Almost every country in Asia has its own interpretation of spring rolls, or egg rolls in the United States. In the Philippines, spring rolls are called lumpia.
In this lumpia recipe, Marvin, a native Filipino who blogs at Burnt Lumpia will explain different types of lumpia and share lumpiang Shanghai recipe with us.
What Is a Lumpia?
Many people wonder what does lumpia mean? Lumpia is a Filipino word and it comes from the Chinese spring roll, with veggies (like cabbage and carrots), meats (usually pork), and/or seafood (sometimes shrimp) as the filling.
Different Types of Lumpia
There are many types of lumpia, here are some of the most popular ones:
- Lumpiang Sariwa refers to “fresh” lumpia with veggies and meat as the filling. You use a thin homemade crepe, instead of spring roll wrappers to wrap them.
- Lumpiang Hubad (naked lumpia) is made without a wrapper.
- Lumpiang Prito is Filipino fried spring roll with meat and a variety of vegetables as the filling.
How to Make Lumpia?
Below is the recipe for Lumpiang Shanghai with vegetables and ground pork as the filling. For serving, you dip them into Chinese sweet and sour sauce.
Lumpiang Shanghai are also thinner and smaller than its other fried counterparts. Lumpiang Shanghai are very easy to make as you just roll them up. They are perfect finger foods for parties!
Difference between Lumpia and Egg Rolls
Lumpia is the Filipino version of fried spring rolls. Egg rolls are American version of Chinese spring rolls. Both share the same origin but they taste and look different, with egg rolls being bigger and “fatter” in shape.
Can You Freeze Lumpia?
Yes, you can make lumpia ahead of time and freeze them in the refrigerator. In case you are wondering how long does frozen lumpia last? The answer is a long time. You can freeze them for months in the freezer without going bad.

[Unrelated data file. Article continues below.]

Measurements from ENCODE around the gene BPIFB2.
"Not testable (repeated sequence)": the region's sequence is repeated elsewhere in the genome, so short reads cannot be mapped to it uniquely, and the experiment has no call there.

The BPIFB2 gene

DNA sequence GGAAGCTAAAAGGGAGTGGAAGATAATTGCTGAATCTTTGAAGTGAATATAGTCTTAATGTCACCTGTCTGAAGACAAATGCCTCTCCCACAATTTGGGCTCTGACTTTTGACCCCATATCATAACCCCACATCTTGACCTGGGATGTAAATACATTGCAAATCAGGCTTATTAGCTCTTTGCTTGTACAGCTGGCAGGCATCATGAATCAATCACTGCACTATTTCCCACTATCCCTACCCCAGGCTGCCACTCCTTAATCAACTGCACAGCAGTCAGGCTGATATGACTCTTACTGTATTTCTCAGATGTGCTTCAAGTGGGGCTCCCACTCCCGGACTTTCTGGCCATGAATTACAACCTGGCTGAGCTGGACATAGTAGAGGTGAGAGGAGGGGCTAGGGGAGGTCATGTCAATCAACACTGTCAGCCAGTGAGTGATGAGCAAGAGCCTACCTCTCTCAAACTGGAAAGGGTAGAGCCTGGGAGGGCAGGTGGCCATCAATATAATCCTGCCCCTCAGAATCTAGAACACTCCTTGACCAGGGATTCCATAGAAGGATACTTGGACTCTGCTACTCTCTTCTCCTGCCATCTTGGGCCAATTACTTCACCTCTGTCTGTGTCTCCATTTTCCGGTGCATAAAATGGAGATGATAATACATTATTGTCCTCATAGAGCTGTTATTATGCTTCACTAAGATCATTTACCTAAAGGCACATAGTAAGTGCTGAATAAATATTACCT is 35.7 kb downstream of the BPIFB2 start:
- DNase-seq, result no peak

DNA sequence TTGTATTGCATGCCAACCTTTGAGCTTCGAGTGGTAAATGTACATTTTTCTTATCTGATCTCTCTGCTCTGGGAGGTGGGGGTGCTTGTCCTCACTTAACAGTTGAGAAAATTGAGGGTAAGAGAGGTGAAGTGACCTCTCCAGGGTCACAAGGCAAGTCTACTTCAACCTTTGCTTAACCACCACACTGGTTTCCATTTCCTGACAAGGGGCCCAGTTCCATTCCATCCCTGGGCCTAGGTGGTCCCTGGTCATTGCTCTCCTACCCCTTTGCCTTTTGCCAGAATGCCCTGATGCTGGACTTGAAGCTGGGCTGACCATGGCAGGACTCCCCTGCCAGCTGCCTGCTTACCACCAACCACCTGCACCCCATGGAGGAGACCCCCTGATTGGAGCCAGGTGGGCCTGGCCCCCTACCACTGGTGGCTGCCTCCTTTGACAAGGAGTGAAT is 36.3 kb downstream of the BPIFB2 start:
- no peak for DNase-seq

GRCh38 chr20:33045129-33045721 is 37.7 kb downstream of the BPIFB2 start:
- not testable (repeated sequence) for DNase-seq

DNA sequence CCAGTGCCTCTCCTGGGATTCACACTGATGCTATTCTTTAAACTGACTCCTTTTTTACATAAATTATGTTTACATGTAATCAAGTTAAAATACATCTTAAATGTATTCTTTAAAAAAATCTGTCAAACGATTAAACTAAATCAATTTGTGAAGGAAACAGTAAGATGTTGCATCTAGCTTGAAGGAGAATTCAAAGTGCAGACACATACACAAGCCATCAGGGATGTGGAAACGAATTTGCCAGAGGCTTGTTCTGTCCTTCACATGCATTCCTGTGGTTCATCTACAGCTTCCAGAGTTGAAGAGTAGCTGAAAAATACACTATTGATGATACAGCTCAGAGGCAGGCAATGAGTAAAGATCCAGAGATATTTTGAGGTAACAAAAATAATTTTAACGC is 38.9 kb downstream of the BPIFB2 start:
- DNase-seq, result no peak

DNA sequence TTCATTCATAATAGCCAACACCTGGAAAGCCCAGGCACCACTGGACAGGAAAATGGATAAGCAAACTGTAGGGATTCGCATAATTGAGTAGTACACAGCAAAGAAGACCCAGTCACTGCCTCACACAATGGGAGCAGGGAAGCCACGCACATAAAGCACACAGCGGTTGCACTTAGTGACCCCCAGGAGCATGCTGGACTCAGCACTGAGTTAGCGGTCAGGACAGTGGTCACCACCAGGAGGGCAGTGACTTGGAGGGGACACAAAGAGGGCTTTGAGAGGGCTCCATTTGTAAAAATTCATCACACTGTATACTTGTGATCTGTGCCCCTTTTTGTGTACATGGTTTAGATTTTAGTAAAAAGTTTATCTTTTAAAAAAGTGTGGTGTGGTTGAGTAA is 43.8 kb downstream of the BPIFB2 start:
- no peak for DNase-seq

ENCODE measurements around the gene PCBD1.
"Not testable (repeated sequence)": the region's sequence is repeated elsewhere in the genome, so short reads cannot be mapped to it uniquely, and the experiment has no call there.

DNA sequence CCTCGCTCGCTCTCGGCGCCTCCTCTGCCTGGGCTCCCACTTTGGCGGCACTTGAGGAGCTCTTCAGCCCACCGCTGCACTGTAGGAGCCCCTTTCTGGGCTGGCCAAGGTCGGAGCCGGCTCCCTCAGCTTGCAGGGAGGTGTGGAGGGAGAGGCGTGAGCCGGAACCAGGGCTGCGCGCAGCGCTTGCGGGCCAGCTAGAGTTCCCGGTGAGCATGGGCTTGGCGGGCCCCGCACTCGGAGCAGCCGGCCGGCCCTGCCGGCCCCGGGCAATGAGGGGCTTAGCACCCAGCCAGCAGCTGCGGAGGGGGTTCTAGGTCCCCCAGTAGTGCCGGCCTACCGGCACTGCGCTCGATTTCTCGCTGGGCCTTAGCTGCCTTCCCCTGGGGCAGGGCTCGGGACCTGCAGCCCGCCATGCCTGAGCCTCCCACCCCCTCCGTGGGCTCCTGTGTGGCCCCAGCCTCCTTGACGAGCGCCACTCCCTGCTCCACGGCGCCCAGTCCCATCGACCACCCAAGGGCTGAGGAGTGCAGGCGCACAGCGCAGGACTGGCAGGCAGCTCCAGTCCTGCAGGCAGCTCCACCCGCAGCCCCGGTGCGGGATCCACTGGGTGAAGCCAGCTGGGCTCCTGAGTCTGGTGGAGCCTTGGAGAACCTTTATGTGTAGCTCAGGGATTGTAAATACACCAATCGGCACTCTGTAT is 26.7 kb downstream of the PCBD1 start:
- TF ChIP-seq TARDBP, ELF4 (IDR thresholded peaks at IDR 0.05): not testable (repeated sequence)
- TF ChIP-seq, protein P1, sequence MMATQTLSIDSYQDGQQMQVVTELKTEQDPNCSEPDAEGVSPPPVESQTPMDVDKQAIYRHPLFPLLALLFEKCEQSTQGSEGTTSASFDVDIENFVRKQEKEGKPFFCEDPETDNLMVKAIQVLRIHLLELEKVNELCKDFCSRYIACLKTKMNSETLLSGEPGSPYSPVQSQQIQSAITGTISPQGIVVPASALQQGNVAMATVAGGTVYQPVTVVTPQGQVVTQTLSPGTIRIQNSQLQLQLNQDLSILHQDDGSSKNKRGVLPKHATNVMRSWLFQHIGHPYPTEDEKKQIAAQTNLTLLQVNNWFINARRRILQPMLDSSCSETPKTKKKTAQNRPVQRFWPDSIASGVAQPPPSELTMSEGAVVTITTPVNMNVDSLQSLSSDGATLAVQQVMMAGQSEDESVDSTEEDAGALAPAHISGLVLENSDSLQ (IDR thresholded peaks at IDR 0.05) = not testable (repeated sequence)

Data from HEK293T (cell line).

Just make sure that you thaw them to room temperature before deep-frying.
How Many Calories per Serving?
Each roll is only 65 calories.
What Dishes to Serve with This Recipe?
For a classic Filipino meal, I recommend the following recipes.
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- 1 package Lumpia wrappers (Chinese or Vietnamese spring roll wrappers meant for frying can be used (25 sheets))
- 2 lbs. ground pork
- 5 cloves garlic (peeled and minced)
- 1 inch ginger, peeled and minced
- 3 tablespoons soy sauce
- 1/2 teaspoon chicken bouillon powder (optional)
- 2 eggs (lightly beaten)
- 1/2 teaspoon ground black pepper
- 6 oz. cabbage, thinly sliced
- Using a serrated knife, cut the square lumpia wrappers in half so that you have two stacks of rectangular wrappers. Place a damp paper towel over the wrappers to keep them from drying out as you work.
- Combine the pork, cabbage, garlic, ginger, soy sauce, chicken bouillon powder (if using), eggs, and ground black pepper in a large bowl. Using your hands, or a rubber spatula, mix the filling well so that the seasonings are evenly distributed.
- Place one of the rectangular wrappers vertically on your work surface with the short edge facing you. Place a heaping teaspoon of the filling on the wrapper about half an inch from the edge closest to you. Grasp the bottom edge of the wrapper and roll it up and over the filling, continuing to roll until 2 inches of wrapper remain.
- Dip two fingers into a bowl of water, then moisten the last 2 inches of wrapper with your fingers. Finish rolling the lumpia, then rest it on its seam. Continue rolling with the rest of the filling and lumpia wrappers.
- At this point, you can freeze your rolled lumpia if you wish by placing them in freezer bags and then into your freezer.
- To cook the lumpia, fill a large frying pan with about 1/2-inch of vegetable oil. Heat the oil over medium-high heat. Gently place the lumpia into the hot oil and fry until golden brown on all sides, 3 to 5 minutes total (if frying frozen lumpia, it will take 1 to 2 minutes longer).
- Place the fried lumpia on paper towels and serve immediately with sweet and sour sauce or chili sauce (bottled from the store is fine).
Notice: Nutrition is auto-calculated, using Spoonacular, for your convenience. Where relevant, we recommend using your own nutrition calculations.